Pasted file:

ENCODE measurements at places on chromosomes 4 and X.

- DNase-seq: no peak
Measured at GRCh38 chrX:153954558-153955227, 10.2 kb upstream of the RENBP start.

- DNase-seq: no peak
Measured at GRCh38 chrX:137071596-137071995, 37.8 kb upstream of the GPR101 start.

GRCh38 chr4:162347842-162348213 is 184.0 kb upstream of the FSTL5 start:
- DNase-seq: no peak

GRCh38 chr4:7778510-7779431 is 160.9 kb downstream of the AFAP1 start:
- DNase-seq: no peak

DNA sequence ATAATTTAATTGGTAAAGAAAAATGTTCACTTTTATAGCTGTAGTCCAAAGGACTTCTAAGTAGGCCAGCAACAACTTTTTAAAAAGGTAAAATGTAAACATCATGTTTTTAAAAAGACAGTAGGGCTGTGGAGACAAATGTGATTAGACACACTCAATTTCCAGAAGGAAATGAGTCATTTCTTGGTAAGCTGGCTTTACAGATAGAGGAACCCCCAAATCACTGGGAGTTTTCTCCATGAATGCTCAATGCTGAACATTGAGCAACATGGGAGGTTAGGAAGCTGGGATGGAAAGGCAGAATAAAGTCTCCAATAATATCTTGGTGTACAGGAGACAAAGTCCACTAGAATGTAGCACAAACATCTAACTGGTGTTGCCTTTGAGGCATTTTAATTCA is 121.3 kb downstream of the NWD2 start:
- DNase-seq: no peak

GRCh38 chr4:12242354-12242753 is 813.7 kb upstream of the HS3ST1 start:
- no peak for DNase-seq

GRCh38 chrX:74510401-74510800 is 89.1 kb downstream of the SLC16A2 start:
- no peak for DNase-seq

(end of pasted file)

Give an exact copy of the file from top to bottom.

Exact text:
ENCODE measurements at places on chromosomes 4 and X.

- DNase-seq: no peak
Measured at GRCh38 chrX:153954558-153955227, 10.2 kb upstream of the RENBP start.

- DNase-seq: no peak
Measured at GRCh38 chrX:137071596-137071995, 37.8 kb upstream of the GPR101 start.

GRCh38 chr4:162347842-162348213 is 184.0 kb upstream of the FSTL5 start:
- DNase-seq: no peak

GRCh38 chr4:7778510-7779431 is 160.9 kb downstream of the AFAP1 start:
- DNase-seq: no peak

DNA sequence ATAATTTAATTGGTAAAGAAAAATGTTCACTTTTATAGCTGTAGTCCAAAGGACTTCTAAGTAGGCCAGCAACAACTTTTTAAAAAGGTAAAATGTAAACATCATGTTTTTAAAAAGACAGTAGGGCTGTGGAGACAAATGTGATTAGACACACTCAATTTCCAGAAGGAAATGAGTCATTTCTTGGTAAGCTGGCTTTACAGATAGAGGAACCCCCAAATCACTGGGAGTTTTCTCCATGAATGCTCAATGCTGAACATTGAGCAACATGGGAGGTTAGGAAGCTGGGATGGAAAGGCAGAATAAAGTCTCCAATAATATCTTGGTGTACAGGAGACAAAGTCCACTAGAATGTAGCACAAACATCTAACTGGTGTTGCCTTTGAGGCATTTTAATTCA is 121.3 kb downstream of the NWD2 start:
- DNase-seq: no peak

GRCh38 chr4:12242354-12242753 is 813.7 kb upstream of the HS3ST1 start:
- no peak for DNase-seq

GRCh38 chrX:74510401-74510800 is 89.1 kb downstream of the SLC16A2 start:
- no peak for DNase-seq